The former Minneapolis police officer shown on video putting his knee on the neck of George Floyd has been arrested, according to Minnesota Public Safety Commissioner John Harrington.
Derek Chauvin, who was fired on Monday along with three other officers involved in the detainment of Floyd, was taken into custody Friday and faces charges of 3rd-degree murder and manslaughter.
Video showed Chauvin kneeling on Floyd’s neck for around eight minutes on Monday night. The police department initially said Floyd “physically resisted” the officers and that he died after “suffering medical distress.”
The Minnesota Bureau of Criminal Apprehension and the FBI are both investigating Floyd’s death.
Chauvin’s arrest comes after three days of protests in the Twin Cities, with the unrest in some areas erupting into violence.
MInneapolis Mayor Jacob Frey had called this week for charges to be filed swiftly against the officer who pinned Floyd under his knee. “Why is the man who killed George Floyd not in jail?” Frey asked. “If you had done it or I had done it, we would be behind bars right now.”
In the video, Floyd can be heard saying while he is pinned down, “Please, please, please, I can’t breathe.”
Onlookers urged the officer to get off him.
“You’re stopping his breathing right now, you think that’s cool?” a man says. “His nose is bleeding. Look at his nose!” says a woman.
After several minutes, Floyd went silent.
More people began to intervene and called one of the officers at the scene to check for a pulse. Chauvin remained on Floyd’s neck, even as he was apparently unresponsive, before paramedics arrived and Floyd is placed on a stretcher.
Medics worked on an unresponsive Floyd in an ambulance, but could not find a pulse after several checks and administering at least one shock to him, according to a report from the Minneapolis Fire Department.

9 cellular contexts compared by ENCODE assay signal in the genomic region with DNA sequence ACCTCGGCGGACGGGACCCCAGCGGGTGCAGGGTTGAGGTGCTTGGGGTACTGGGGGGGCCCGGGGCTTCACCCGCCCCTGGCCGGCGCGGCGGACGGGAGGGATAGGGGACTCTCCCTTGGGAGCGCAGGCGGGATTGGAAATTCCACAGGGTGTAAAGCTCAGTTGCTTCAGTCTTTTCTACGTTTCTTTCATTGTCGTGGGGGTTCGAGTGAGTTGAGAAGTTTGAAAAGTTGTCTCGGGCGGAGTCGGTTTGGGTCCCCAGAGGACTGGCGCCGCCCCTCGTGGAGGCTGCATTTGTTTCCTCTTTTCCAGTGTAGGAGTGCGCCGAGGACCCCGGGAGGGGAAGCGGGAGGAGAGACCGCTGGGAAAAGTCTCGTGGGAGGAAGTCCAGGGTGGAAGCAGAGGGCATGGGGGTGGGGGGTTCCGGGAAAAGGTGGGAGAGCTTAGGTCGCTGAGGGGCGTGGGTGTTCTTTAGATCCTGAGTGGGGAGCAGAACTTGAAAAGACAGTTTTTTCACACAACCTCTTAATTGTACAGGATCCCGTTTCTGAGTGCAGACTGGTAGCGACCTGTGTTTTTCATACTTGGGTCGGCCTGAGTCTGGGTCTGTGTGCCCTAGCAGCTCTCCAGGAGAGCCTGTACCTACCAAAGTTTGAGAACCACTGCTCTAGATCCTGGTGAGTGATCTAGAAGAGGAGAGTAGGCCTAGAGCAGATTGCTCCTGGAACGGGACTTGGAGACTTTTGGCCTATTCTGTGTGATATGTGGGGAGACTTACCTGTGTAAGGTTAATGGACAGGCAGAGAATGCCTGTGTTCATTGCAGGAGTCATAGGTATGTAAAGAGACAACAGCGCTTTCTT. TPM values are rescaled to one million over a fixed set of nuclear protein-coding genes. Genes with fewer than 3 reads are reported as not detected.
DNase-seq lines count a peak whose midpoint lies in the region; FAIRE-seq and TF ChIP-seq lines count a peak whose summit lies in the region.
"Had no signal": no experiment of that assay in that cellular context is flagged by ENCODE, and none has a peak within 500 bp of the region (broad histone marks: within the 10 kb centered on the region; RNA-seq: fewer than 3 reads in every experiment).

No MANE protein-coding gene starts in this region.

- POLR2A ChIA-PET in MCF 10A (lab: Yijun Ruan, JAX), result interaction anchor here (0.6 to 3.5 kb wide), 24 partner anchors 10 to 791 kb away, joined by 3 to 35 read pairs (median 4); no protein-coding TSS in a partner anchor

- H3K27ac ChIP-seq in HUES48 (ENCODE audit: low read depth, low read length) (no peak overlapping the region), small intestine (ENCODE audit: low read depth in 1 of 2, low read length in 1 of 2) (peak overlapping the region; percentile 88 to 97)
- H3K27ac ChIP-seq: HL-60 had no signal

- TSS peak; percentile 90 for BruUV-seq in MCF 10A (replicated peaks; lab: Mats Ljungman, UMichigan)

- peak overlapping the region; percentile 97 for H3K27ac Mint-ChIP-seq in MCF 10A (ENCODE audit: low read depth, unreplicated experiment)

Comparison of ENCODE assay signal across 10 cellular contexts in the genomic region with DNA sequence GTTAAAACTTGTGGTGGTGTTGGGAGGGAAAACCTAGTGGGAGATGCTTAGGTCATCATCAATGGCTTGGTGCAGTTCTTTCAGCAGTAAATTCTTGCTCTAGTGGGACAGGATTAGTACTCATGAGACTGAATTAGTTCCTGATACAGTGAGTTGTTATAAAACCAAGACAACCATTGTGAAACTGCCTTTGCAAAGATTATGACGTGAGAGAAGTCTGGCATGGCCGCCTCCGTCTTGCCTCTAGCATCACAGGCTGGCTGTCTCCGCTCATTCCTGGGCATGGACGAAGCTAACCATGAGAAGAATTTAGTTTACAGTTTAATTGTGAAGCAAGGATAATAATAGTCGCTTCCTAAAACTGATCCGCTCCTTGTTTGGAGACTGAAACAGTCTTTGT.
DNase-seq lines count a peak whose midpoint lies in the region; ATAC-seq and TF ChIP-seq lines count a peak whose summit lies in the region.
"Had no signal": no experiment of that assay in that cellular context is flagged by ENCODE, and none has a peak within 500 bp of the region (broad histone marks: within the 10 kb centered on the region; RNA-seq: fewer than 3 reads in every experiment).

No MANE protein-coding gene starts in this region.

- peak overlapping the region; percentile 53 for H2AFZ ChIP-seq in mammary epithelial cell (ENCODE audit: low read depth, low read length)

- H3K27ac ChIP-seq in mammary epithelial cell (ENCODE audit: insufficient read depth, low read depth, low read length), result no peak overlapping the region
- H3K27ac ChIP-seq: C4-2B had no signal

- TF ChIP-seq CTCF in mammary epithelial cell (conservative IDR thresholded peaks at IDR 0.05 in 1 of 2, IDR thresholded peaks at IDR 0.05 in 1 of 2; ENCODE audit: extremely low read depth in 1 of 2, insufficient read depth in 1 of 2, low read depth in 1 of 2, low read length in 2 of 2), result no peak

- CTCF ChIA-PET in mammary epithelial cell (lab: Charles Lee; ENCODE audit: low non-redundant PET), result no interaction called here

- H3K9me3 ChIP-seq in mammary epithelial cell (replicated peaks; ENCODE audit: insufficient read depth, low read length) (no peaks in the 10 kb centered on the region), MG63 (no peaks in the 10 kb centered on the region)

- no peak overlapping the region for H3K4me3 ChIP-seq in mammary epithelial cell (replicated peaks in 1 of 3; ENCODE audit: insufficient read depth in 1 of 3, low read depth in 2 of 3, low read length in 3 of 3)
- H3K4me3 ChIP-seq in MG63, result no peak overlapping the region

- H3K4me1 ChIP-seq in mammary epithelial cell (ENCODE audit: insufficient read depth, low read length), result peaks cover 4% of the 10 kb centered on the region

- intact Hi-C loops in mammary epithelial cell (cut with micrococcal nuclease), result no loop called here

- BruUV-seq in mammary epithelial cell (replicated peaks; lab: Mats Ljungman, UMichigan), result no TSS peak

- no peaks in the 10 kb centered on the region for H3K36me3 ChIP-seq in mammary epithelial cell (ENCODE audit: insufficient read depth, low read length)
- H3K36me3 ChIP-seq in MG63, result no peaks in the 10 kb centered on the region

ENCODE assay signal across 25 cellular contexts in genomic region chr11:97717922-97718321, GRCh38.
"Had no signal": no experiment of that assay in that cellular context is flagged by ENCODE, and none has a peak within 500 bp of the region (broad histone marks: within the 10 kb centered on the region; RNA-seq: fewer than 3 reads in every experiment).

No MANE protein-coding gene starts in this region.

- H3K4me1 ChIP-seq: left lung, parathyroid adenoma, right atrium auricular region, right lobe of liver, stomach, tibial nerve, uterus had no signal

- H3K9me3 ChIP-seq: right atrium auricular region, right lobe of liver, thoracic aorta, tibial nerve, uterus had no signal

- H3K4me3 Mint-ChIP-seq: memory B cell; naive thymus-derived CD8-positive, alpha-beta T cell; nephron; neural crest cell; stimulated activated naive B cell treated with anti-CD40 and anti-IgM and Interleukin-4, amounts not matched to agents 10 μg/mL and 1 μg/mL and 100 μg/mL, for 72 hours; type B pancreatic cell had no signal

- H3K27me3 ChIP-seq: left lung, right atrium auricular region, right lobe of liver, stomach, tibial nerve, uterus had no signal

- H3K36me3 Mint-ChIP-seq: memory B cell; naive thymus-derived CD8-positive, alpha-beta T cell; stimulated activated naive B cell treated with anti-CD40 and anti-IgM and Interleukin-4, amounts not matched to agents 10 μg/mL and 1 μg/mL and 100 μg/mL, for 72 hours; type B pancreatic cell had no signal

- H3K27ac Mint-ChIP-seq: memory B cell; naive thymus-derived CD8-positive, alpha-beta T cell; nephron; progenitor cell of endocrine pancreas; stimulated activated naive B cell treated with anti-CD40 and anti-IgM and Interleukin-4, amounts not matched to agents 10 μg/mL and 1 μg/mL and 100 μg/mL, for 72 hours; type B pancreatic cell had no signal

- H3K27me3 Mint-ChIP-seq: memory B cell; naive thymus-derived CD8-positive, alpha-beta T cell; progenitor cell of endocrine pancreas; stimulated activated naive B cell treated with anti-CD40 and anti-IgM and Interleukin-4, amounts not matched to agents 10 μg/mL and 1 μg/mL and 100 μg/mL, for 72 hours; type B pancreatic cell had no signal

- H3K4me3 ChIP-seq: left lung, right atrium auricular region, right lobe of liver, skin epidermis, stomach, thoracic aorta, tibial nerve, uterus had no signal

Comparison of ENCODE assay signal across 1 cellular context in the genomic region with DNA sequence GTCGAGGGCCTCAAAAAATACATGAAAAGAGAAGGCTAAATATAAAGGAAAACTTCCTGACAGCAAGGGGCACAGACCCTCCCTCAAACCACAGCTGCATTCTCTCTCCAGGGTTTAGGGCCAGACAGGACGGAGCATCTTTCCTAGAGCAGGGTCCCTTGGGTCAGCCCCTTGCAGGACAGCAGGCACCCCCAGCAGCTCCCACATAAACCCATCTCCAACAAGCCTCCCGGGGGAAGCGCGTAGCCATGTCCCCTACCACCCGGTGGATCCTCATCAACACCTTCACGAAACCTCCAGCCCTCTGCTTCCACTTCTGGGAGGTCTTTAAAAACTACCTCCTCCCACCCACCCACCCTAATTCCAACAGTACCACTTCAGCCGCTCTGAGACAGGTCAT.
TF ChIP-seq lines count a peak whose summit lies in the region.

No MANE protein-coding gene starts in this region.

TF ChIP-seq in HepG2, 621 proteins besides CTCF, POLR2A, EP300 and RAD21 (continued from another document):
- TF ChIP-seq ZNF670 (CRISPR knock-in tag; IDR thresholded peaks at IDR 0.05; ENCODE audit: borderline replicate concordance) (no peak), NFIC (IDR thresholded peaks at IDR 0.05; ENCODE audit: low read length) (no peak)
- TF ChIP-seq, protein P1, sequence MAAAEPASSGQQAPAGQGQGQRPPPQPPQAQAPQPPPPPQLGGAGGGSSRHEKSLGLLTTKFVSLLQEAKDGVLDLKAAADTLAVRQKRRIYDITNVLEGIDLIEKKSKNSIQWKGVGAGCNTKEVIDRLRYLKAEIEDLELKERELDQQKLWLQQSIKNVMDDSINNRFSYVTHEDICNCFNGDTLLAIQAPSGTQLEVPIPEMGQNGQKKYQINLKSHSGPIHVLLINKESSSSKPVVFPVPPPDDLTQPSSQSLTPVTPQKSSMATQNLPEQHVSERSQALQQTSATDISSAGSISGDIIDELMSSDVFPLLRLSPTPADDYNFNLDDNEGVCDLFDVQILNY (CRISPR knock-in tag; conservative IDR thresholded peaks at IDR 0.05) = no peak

Security footage obtained by NBC from a nearby restaurant showed some of the events leading up to Floyd’s arrest. The video captures two officers arriving at the scene around 8 p.m., removing Floyd from a car parked on the street, handcuffing and questioning him before eventually walking him across the street as another police car arrives.
Chauvin, a 19-year department veteran, was the subject of over a dozen prior police conduct complaints unrelated to Floyd that resulted in no disciplinary action and one that led to a “letter of reprimand” during his career. A longtime police training expert for the state of Minnesota told NBC News that a dozen complaints over a two-decade career would appear “a little bit higher than normal.”
The Police Officers Federation of Minneapolis said in a statement the day of the officers’ termination that it was not the time to rush to judgment and that the officers were fully cooperating with the investigation.
“We must review all video. We must wait for the medical examiner’s report,” the statement said. “Officers’ actions and training protocol will be carefully examined after the officers have provided their statements.”
Attempts to reach the officers and their attorneys have been unsuccessful.
Floyd’s death reinvigorated a widespread conversation on police brutality and protests around the country in addition to the Twin Cities.